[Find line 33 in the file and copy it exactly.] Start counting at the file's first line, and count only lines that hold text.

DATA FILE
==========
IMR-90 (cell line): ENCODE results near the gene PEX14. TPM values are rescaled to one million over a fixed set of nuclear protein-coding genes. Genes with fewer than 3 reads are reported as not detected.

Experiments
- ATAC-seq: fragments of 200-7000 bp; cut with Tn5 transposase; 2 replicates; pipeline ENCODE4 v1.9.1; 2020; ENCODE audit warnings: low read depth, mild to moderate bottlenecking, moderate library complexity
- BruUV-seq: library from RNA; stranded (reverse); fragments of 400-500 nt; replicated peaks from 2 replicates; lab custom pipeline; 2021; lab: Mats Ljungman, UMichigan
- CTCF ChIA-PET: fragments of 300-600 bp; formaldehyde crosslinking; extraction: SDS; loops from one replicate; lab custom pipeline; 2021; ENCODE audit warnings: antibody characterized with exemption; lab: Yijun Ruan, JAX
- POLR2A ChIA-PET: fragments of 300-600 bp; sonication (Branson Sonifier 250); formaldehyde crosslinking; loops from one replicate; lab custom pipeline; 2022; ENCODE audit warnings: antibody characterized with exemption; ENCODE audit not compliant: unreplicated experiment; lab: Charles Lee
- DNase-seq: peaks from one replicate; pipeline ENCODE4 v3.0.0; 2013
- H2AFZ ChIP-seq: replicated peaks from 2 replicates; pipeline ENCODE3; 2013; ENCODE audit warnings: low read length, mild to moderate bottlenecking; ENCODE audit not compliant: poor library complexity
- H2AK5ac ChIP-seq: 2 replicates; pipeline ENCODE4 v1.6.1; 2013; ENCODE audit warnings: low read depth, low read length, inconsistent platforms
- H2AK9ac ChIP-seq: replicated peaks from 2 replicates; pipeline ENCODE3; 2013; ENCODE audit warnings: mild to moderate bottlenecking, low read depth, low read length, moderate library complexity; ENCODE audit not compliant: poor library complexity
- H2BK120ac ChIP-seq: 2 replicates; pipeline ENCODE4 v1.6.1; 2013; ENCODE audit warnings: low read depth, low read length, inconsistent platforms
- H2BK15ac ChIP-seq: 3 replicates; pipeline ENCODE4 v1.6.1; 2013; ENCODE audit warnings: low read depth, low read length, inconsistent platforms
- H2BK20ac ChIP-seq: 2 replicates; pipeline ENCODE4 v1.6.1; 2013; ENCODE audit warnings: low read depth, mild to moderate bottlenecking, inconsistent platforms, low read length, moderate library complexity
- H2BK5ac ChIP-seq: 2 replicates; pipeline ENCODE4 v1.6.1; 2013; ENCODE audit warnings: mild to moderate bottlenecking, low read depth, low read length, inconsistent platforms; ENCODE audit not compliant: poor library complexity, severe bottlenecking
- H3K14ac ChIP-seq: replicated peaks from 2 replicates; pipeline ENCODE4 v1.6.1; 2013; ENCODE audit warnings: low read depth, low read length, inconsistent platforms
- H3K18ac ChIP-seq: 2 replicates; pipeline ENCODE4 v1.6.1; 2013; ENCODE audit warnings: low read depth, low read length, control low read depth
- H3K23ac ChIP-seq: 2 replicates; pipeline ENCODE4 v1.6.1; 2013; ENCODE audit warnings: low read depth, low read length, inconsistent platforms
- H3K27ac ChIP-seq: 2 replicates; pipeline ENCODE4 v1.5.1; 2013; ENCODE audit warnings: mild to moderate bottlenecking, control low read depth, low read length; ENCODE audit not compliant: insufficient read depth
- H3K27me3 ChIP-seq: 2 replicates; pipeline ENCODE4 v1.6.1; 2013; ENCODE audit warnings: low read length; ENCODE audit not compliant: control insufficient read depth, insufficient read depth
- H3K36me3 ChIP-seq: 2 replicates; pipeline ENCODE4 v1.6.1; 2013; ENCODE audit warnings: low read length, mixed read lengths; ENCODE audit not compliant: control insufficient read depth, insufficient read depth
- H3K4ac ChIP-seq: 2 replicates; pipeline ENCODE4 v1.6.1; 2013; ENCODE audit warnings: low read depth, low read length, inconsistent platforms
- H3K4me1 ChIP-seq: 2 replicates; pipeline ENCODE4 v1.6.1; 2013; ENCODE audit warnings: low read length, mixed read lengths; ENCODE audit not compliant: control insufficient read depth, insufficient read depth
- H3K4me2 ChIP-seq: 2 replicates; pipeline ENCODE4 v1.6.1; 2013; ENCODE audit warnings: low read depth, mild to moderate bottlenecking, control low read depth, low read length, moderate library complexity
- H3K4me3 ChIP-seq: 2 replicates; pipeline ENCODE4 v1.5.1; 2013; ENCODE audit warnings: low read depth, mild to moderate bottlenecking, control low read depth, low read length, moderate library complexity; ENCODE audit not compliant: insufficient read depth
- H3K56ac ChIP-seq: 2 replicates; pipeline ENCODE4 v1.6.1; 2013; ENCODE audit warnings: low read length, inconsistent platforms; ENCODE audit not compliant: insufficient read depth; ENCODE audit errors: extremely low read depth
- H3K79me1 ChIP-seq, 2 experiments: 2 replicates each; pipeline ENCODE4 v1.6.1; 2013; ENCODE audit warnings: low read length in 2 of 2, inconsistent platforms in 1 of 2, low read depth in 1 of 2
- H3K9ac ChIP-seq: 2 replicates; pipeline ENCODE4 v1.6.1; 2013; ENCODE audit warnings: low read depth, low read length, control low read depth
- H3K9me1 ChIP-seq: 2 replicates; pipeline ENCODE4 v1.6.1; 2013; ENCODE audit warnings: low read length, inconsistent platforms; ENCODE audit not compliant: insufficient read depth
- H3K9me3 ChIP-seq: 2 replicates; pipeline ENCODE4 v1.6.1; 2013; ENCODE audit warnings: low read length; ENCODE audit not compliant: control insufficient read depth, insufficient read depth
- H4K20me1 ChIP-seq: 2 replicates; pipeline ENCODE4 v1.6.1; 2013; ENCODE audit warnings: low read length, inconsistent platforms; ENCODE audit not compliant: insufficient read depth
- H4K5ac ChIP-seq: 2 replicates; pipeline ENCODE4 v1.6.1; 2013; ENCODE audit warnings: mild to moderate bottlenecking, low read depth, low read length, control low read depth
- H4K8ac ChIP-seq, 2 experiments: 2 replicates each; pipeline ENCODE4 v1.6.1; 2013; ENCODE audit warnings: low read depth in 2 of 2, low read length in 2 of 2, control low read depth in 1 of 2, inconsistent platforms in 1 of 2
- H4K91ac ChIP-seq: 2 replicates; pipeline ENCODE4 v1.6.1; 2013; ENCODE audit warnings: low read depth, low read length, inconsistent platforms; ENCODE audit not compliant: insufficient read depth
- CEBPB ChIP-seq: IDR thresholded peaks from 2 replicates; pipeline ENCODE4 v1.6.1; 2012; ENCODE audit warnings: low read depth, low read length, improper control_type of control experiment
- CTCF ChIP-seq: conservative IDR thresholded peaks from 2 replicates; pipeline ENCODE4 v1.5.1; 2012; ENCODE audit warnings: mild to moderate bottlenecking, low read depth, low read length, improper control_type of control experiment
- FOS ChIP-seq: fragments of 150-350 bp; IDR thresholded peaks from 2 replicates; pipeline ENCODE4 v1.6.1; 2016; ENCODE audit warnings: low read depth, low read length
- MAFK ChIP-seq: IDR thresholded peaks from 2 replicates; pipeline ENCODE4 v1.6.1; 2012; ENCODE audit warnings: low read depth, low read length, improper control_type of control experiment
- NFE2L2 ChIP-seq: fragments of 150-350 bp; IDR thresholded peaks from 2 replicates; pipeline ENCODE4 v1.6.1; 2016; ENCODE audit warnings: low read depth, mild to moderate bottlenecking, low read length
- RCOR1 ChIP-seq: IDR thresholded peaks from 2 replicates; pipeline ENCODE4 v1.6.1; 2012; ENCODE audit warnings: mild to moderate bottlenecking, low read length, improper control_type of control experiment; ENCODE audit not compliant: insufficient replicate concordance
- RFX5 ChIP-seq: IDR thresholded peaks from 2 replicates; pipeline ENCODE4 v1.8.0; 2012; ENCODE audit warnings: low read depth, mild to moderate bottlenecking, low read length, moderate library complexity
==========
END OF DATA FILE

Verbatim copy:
- H4K91ac ChIP-seq: 2 replicates; pipeline ENCODE4 v1.6.1; 2013; ENCODE audit warnings: low read depth, low read length, inconsistent platforms; ENCODE audit not compliant: insufficient read depth